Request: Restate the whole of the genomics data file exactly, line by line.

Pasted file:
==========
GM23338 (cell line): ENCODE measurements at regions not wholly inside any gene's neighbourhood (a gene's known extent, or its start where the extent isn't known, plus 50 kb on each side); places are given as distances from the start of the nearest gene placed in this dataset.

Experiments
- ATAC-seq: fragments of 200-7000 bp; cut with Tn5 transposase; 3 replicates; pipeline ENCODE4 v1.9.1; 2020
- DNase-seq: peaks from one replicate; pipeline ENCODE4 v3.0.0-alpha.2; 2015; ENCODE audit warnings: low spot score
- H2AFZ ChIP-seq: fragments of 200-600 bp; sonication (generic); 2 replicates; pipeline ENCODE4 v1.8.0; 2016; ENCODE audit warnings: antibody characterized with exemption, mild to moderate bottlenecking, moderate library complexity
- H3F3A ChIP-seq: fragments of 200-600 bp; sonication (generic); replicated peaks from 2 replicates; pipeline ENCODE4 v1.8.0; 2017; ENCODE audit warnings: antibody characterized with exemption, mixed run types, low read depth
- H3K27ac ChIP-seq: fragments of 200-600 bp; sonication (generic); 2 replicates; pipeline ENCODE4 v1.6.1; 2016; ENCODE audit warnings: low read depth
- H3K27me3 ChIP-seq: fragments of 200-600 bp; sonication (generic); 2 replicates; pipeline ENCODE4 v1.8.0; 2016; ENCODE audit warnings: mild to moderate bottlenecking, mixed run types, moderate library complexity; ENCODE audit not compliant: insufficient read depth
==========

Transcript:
GM23338 (cell line): ENCODE measurements at regions not wholly inside any gene's neighbourhood (a gene's known extent, or its start where the extent isn't known, plus 50 kb on each side); places are given as distances from the start of the nearest gene placed in this dataset.

Experiments
- ATAC-seq: fragments of 200-7000 bp; cut with Tn5 transposase; 3 replicates; pipeline ENCODE4 v1.9.1; 2020
- DNase-seq: peaks from one replicate; pipeline ENCODE4 v3.0.0-alpha.2; 2015; ENCODE audit warnings: low spot score
- H2AFZ ChIP-seq: fragments of 200-600 bp; sonication (generic); 2 replicates; pipeline ENCODE4 v1.8.0; 2016; ENCODE audit warnings: antibody characterized with exemption, mild to moderate bottlenecking, moderate library complexity
- H3F3A ChIP-seq: fragments of 200-600 bp; sonication (generic); replicated peaks from 2 replicates; pipeline ENCODE4 v1.8.0; 2017; ENCODE audit warnings: antibody characterized with exemption, mixed run types, low read depth
- H3K27ac ChIP-seq: fragments of 200-600 bp; sonication (generic); 2 replicates; pipeline ENCODE4 v1.6.1; 2016; ENCODE audit warnings: low read depth
- H3K27me3 ChIP-seq: fragments of 200-600 bp; sonication (generic); 2 replicates; pipeline ENCODE4 v1.8.0; 2016; ENCODE audit warnings: mild to moderate bottlenecking, mixed run types, moderate library complexity; ENCODE audit not compliant: insufficient read depth